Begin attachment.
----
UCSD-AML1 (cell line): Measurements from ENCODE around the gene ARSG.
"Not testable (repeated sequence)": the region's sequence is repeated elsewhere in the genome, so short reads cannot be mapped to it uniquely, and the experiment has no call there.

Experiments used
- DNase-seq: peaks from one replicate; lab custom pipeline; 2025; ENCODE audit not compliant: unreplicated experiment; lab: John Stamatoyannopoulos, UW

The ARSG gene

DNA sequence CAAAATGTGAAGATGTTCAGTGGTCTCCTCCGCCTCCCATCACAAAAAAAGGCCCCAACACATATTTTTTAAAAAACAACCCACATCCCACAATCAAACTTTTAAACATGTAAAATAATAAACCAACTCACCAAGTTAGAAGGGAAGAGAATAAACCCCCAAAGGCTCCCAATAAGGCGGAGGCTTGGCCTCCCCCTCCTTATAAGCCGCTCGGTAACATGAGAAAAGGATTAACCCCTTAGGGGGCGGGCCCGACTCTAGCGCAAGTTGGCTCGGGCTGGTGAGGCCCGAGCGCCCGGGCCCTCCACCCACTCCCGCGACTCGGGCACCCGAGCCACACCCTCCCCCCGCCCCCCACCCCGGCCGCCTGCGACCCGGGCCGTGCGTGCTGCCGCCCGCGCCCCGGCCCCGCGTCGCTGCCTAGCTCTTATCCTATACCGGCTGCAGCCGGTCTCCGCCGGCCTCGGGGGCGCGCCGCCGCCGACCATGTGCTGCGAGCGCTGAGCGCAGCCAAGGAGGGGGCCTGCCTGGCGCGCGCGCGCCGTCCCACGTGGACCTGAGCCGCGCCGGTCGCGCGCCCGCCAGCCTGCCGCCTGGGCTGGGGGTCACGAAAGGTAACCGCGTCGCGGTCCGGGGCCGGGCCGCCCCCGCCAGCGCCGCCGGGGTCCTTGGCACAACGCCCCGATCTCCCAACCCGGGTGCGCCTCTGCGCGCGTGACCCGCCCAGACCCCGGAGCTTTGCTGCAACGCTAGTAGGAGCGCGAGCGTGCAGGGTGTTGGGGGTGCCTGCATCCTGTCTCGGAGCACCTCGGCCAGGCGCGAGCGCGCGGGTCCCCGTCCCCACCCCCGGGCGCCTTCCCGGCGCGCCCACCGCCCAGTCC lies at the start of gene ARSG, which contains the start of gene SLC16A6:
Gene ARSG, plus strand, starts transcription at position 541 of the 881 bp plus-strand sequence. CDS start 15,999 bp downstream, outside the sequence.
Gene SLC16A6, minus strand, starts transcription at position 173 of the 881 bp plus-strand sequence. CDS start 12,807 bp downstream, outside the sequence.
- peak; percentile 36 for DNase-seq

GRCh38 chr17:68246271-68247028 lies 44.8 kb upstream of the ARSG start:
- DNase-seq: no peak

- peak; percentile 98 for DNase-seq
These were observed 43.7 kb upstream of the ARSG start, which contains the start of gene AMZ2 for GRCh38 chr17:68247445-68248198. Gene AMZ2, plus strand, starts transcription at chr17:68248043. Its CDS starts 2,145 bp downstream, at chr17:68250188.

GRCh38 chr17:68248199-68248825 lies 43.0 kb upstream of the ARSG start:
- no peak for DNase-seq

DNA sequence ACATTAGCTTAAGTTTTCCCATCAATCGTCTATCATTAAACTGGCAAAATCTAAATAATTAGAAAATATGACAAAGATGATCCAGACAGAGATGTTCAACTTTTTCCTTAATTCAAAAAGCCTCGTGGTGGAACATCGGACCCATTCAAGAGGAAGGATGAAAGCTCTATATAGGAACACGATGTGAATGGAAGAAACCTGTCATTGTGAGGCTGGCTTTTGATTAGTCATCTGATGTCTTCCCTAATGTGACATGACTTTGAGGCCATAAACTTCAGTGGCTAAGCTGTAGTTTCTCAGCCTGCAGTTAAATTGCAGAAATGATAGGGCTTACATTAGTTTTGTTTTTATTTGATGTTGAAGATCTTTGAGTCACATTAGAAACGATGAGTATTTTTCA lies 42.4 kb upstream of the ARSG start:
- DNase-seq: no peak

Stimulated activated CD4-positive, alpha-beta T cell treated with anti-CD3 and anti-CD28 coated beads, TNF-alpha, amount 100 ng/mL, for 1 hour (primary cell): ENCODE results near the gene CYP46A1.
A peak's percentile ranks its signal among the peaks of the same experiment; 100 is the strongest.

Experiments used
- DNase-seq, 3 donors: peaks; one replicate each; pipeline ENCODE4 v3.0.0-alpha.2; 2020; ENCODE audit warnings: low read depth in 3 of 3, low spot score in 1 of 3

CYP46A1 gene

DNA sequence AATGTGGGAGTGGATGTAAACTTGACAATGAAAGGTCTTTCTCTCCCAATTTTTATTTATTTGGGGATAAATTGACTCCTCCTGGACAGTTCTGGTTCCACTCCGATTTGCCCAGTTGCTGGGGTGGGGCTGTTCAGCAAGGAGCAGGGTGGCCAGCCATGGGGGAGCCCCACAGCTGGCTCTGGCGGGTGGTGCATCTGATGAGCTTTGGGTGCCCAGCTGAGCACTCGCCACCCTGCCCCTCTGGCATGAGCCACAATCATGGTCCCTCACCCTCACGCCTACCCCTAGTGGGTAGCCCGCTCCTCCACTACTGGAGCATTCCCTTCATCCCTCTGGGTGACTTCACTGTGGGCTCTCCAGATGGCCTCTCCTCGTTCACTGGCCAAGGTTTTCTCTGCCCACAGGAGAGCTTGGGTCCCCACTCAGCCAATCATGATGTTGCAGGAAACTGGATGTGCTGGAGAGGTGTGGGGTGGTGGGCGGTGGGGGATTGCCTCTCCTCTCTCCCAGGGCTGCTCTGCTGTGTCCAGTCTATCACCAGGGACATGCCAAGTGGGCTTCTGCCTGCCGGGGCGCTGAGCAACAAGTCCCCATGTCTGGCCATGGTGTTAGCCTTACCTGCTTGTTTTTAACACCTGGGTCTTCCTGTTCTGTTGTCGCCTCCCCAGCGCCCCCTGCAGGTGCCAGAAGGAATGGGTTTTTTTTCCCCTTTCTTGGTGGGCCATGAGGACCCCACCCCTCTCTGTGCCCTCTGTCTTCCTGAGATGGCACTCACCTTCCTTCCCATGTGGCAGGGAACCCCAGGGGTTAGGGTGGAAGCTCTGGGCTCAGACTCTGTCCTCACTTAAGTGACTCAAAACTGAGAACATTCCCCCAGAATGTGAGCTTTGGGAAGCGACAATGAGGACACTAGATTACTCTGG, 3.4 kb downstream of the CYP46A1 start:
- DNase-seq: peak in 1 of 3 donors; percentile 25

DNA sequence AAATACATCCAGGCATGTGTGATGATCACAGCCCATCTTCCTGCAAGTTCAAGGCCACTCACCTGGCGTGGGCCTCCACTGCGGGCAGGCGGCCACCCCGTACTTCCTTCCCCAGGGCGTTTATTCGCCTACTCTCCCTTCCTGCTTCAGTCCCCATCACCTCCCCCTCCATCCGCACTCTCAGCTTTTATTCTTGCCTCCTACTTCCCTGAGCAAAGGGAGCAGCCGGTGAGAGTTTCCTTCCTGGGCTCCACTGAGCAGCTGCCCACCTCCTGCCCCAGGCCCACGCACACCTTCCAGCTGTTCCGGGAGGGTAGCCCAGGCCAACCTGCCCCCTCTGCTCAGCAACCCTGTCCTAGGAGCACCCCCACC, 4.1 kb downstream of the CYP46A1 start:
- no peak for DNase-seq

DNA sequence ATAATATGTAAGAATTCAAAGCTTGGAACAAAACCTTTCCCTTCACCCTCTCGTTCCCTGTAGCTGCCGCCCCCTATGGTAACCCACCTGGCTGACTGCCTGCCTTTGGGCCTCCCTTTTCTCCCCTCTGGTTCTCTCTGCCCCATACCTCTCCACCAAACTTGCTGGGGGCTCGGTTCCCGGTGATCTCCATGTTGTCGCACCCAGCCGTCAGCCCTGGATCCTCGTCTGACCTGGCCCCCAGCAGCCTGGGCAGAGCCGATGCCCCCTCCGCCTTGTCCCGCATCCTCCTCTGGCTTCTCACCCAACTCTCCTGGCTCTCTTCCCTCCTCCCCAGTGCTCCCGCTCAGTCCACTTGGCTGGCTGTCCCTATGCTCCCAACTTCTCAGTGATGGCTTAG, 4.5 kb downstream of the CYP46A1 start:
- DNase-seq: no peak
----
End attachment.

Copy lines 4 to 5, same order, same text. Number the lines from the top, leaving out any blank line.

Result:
- DNase-seq: peaks from one replicate; lab custom pipeline; 2025; ENCODE audit not compliant: unreplicated experiment; lab: John Stamatoyannopoulos, UW

The ARSG gene